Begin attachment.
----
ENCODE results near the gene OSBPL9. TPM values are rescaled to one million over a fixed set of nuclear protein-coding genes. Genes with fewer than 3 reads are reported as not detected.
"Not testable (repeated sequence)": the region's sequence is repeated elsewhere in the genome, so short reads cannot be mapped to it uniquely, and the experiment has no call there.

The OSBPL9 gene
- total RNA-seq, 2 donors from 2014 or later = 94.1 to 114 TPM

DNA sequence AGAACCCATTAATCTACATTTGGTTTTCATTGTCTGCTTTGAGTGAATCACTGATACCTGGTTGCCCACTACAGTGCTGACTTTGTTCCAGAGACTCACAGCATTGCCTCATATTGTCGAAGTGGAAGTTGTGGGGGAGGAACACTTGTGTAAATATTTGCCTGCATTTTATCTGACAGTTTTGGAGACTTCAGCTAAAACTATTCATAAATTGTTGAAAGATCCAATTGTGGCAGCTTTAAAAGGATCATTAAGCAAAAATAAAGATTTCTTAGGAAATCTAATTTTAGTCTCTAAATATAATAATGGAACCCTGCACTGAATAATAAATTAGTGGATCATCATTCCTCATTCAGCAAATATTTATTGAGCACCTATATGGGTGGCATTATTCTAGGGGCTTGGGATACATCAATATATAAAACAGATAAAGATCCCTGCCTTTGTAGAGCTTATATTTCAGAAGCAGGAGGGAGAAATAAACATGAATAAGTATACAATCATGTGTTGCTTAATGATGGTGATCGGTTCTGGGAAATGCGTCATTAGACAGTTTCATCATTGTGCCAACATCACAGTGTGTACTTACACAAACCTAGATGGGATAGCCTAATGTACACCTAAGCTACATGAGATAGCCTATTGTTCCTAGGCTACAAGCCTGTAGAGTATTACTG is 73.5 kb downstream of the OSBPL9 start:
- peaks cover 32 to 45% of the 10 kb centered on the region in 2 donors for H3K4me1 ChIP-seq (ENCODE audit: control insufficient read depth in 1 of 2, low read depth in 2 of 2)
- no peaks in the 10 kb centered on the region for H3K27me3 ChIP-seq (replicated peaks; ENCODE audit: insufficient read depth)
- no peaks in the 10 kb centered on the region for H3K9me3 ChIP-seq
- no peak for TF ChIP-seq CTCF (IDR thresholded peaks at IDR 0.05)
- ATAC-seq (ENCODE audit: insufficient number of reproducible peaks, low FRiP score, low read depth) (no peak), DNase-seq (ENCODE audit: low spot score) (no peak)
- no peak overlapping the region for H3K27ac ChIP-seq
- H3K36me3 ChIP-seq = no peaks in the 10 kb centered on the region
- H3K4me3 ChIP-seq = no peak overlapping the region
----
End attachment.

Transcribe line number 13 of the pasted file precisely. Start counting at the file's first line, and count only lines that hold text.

- H3K4me3 ChIP-seq = no peak overlapping the region